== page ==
Here’s why drinking out of a glass actually makes your drink taste better


Notice how your drink tastes better in a glass than out of the bottle or straight from the can? Do you think your mind is playing tricks on you? Think again. Research has repeatedly found that the shape and composition of your drinking vessel determines how the drink tastes to you. So the material and the form of your glass really does make a difference, and it’s something you might want to start paying attention to if you want to enjoy your beverages even more. If, however, you believe the color of your glass if affecting the taste of your drink – you’re simply being superstitious. For all else, it’s physics.

When you order a drink at a restaurant, you will often be served a glass next to the bottle or can that it arrives in. Many people ignore these glasses and instead drink straight out of the container in order to save time or because they enjoy it. However, research shows that this might actually be a mistake, and that pouring your drink into that glass will actually make your experience more enjoyable for your palate.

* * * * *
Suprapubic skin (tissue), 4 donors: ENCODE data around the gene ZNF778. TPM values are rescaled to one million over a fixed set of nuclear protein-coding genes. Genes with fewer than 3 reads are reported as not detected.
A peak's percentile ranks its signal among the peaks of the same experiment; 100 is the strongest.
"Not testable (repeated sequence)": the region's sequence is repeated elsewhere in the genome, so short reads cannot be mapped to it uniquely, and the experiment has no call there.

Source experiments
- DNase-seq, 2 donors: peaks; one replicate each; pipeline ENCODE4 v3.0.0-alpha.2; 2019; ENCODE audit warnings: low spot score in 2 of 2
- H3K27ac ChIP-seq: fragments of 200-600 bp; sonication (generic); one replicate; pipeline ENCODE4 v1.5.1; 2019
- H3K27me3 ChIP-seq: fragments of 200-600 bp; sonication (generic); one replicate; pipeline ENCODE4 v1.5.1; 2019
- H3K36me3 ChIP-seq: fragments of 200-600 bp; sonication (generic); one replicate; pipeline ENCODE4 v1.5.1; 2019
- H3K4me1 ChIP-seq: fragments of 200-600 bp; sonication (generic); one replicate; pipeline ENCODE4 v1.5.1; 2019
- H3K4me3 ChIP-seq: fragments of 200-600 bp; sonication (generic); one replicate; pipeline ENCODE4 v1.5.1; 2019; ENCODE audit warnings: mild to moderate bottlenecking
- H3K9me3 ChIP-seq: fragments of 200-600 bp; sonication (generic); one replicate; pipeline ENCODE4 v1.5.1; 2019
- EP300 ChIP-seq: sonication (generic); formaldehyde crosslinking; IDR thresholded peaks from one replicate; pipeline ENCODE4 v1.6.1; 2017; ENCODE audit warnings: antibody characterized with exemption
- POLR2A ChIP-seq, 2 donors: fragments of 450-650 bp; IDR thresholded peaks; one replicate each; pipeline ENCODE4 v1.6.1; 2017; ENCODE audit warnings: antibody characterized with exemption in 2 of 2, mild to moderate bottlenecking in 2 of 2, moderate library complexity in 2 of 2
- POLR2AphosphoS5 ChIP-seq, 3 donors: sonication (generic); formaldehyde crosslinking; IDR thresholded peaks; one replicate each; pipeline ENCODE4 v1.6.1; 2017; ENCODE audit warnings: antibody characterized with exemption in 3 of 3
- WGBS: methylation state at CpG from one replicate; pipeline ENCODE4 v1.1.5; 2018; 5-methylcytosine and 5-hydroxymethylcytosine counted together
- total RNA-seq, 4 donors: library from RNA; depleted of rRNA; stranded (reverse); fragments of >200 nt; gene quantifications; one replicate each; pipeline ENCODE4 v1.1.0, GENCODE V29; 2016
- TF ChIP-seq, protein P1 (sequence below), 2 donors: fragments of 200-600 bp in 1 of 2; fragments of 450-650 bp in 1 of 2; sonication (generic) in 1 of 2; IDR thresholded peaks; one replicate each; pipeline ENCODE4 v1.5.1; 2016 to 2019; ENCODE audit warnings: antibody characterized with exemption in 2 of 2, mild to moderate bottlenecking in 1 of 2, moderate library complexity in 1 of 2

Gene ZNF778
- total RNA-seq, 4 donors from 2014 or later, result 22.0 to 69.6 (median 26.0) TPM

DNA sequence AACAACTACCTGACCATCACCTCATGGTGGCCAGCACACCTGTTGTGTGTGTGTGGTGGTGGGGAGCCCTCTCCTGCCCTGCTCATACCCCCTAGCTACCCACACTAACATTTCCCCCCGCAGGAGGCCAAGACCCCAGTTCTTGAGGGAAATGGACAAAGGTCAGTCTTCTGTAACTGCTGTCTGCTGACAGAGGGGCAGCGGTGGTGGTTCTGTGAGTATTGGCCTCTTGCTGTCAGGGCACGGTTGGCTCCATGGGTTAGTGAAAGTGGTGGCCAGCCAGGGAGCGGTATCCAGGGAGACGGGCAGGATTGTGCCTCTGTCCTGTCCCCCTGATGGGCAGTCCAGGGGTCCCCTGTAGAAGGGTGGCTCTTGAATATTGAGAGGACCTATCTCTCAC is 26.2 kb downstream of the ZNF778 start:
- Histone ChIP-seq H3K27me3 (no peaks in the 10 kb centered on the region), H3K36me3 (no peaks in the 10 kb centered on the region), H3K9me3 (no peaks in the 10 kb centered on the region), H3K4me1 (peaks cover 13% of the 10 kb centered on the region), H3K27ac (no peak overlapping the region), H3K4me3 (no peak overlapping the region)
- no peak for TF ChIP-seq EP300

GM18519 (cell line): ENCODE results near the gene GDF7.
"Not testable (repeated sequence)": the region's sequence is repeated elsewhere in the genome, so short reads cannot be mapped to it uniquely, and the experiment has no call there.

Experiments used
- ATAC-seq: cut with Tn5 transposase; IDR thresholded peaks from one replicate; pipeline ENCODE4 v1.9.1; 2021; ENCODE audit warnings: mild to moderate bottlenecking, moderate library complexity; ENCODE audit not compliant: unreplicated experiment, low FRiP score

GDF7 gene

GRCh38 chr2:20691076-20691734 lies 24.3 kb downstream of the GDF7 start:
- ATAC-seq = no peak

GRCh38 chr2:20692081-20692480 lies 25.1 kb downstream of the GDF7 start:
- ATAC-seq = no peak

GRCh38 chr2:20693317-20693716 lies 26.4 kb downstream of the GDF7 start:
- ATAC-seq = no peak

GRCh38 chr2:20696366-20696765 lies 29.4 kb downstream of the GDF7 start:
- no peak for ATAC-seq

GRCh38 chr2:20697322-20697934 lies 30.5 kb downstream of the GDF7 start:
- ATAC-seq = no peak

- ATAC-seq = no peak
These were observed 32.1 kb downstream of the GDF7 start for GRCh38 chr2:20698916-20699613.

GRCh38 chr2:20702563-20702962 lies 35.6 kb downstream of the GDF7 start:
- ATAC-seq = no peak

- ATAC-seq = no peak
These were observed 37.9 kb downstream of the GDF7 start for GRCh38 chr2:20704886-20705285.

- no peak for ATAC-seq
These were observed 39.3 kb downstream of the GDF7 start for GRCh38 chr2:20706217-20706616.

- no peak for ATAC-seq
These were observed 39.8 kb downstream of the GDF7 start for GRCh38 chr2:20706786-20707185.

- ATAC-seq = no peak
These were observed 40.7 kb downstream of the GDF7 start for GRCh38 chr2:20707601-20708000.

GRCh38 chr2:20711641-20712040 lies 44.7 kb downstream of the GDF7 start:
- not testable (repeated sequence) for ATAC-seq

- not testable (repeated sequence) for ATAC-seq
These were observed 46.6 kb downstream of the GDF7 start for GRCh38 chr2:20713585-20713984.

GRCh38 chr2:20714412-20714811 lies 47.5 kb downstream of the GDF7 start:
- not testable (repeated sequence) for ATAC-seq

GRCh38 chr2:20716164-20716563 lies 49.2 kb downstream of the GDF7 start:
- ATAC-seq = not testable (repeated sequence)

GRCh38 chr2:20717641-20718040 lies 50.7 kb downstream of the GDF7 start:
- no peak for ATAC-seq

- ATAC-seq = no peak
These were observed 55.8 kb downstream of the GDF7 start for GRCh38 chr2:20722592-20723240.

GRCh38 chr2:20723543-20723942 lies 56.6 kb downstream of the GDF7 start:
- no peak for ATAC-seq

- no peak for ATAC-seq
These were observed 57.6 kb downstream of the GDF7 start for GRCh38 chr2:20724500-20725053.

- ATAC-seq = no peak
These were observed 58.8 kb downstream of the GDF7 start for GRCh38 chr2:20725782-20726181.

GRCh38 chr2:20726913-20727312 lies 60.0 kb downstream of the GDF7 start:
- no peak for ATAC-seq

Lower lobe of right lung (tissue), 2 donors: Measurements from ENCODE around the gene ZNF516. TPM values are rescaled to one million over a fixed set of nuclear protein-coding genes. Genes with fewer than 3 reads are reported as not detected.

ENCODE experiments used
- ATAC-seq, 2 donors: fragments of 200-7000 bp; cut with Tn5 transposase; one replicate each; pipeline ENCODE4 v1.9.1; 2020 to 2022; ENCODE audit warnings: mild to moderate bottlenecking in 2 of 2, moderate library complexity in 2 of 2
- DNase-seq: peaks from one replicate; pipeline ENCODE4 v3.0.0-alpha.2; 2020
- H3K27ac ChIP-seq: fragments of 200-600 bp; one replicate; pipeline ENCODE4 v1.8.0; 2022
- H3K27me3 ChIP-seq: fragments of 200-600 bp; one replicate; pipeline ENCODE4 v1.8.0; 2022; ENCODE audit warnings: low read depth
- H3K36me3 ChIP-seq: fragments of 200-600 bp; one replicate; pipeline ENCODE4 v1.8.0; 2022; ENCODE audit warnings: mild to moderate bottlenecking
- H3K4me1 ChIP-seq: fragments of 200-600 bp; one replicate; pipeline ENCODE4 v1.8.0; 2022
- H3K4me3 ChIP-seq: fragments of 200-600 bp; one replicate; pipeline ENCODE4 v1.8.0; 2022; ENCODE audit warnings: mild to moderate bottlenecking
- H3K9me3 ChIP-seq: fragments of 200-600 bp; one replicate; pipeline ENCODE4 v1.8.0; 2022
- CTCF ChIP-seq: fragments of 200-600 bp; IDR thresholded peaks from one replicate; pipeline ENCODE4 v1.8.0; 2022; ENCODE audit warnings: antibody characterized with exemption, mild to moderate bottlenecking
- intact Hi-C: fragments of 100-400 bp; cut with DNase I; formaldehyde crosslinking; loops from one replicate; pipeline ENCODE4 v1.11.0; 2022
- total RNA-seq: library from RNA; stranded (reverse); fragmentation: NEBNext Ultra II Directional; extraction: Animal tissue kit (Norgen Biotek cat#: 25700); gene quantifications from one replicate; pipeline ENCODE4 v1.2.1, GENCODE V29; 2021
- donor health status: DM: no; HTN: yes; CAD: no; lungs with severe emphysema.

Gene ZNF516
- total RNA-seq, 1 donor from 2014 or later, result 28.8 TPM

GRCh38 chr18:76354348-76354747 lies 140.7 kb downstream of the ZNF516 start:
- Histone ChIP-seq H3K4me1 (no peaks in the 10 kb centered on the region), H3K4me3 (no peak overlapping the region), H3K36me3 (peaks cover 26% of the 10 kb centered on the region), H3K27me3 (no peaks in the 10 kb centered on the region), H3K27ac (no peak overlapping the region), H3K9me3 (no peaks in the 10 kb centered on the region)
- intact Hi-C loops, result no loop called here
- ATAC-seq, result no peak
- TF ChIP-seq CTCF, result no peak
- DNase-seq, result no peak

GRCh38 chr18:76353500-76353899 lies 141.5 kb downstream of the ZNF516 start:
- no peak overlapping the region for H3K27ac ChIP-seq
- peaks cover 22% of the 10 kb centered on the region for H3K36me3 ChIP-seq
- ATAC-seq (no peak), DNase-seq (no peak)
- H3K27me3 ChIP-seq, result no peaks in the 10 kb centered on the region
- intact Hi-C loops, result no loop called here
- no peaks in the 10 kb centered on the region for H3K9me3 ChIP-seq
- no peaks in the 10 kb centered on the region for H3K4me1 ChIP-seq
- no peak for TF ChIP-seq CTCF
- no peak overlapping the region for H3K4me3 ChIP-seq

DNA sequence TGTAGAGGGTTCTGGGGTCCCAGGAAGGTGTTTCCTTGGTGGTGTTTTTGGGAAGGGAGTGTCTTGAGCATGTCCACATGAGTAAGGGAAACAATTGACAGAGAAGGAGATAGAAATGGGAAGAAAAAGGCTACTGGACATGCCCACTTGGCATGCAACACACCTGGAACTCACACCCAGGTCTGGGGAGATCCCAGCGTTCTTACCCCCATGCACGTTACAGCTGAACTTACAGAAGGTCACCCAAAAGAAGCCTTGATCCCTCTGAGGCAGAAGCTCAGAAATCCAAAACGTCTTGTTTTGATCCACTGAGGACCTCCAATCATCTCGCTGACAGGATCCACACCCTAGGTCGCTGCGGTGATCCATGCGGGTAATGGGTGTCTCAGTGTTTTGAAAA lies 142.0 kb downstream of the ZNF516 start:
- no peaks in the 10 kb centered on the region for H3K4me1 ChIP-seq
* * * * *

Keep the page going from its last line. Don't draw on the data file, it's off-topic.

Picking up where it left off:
According to gastrophysics, even the flavor of the drink served to you can taste different when served in different cuts of glasses. This is due to a variety of factors that include the surface area of the drink that comes in contact with the air, the aromas, and the way that the glass lets the drink hit your mouth.

Take for instance, a wide-rimmed glass. A wide rim glass allows you to chug a carbonated beverage down before it goes stale or flat due to speedy aeration. The shape and size of the glass you happen to be drinking from not only regulates your drinking speed but also has a bearing on the appearance and smell of your drink.

When you drink wine out of a tumbler where the sides bow inwards towards the rim, the aroma of the drink hovers around the rim of the glass. If you choose to take a whiff off the center of the glass, the distinct smell of your drink will waft up to you.
The rim of your glass also affects your bodily posture while you are drinking. You throw your head back to drink from a narrow rimmed glass. When it comes to a wide-rimmed glass, you bend your face to the glass. The speed at which the liquid hits your tongue and the position where it hits depends largely on the glassware you’re drinking from as well. The different taste receptors are spread out in different areas of our tongue. How a drink tastes when it comes in contact with the sides of your tongue is not the same as how it tastes when it hits the back of the same tongue.

The way that the glass is constructed can make a big difference in the way that the liquid hits your mouth, and so the tastes can vary. The next time you’re planning on pouring yourself a drink – choose the glass wisely. It can really make all the difference.